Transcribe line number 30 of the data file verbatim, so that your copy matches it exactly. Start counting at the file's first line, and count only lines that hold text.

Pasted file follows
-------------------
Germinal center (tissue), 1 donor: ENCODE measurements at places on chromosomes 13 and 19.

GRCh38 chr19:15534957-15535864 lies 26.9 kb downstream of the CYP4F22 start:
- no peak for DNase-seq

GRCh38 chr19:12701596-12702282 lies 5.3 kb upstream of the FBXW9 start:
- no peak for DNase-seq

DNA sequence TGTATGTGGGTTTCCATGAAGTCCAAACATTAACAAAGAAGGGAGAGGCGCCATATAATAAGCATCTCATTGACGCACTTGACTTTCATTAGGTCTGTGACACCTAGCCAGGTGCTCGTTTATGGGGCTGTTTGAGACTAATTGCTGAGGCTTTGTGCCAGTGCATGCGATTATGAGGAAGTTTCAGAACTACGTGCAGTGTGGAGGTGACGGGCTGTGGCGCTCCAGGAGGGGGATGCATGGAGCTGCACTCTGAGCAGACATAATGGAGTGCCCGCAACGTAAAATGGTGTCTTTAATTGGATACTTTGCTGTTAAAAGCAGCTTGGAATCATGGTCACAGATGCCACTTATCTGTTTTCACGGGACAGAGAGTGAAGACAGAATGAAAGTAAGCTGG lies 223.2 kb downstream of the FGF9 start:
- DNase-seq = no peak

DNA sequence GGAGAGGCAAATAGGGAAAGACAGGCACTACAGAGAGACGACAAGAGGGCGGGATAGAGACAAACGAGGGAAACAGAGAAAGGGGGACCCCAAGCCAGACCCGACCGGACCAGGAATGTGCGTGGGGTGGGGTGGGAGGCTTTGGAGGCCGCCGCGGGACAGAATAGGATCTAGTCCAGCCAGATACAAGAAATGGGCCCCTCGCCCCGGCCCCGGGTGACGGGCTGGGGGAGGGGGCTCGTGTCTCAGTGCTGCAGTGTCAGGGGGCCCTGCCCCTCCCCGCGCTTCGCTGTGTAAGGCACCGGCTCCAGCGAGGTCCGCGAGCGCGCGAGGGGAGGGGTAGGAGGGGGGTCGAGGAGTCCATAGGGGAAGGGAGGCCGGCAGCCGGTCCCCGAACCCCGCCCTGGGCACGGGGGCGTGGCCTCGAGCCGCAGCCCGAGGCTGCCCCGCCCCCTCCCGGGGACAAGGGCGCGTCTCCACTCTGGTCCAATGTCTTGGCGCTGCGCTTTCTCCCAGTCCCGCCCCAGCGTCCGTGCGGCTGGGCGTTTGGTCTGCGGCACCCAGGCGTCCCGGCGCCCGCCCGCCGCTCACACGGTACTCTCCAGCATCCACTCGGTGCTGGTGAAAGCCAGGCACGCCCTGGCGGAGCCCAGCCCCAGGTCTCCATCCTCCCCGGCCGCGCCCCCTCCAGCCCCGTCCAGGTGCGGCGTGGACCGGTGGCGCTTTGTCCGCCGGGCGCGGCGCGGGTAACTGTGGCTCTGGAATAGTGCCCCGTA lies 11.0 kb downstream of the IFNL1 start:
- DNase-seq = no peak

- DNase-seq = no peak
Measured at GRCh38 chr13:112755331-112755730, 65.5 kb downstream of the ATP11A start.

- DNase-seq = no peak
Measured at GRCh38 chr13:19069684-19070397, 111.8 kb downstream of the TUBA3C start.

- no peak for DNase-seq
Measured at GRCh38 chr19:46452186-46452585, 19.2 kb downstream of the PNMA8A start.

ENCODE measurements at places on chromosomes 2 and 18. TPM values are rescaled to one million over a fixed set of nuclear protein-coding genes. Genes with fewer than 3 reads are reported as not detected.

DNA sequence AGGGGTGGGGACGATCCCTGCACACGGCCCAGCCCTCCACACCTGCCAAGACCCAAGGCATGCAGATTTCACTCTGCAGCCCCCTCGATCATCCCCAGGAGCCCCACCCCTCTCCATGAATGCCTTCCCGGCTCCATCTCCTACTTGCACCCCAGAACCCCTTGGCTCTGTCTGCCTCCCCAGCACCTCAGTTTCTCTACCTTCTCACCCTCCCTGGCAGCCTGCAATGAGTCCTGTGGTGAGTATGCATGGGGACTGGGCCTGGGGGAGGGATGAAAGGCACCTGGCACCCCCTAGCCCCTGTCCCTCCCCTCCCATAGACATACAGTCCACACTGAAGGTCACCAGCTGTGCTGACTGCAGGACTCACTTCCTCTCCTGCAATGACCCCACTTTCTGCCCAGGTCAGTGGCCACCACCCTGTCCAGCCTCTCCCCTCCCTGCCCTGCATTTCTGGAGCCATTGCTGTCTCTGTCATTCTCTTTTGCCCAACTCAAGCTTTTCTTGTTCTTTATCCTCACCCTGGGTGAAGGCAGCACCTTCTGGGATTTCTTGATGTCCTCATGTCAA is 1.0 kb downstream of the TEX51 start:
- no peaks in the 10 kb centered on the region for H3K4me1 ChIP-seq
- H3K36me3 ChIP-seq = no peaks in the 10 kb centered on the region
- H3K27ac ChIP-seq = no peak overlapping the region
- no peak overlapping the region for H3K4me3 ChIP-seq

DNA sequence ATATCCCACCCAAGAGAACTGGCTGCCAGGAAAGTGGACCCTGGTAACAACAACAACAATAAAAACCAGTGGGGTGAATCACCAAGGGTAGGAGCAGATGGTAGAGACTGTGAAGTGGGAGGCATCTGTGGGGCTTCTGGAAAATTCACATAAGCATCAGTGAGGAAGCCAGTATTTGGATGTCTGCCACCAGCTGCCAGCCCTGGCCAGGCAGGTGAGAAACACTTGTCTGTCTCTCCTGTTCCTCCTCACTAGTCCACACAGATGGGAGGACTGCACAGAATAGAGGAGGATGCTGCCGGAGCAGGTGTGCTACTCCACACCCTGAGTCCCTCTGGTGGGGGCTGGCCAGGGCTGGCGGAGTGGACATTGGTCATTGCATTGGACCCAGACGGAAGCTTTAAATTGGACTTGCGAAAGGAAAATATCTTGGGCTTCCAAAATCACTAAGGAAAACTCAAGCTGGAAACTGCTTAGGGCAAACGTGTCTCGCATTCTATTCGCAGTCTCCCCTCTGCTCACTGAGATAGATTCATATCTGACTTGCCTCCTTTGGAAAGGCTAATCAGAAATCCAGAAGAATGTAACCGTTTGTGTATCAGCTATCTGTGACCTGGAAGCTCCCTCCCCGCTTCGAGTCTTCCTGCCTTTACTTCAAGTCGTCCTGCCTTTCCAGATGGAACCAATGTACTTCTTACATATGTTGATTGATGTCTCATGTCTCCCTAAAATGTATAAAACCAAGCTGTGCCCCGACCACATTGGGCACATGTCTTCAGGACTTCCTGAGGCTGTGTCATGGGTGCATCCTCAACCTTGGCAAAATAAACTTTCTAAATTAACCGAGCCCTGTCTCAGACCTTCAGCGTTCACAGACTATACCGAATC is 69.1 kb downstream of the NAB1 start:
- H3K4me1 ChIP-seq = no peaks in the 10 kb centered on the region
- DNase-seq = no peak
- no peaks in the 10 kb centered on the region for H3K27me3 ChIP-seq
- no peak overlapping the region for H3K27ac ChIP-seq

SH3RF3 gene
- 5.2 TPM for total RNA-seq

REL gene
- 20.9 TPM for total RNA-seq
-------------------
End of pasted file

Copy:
- 20.9 TPM for total RNA-seq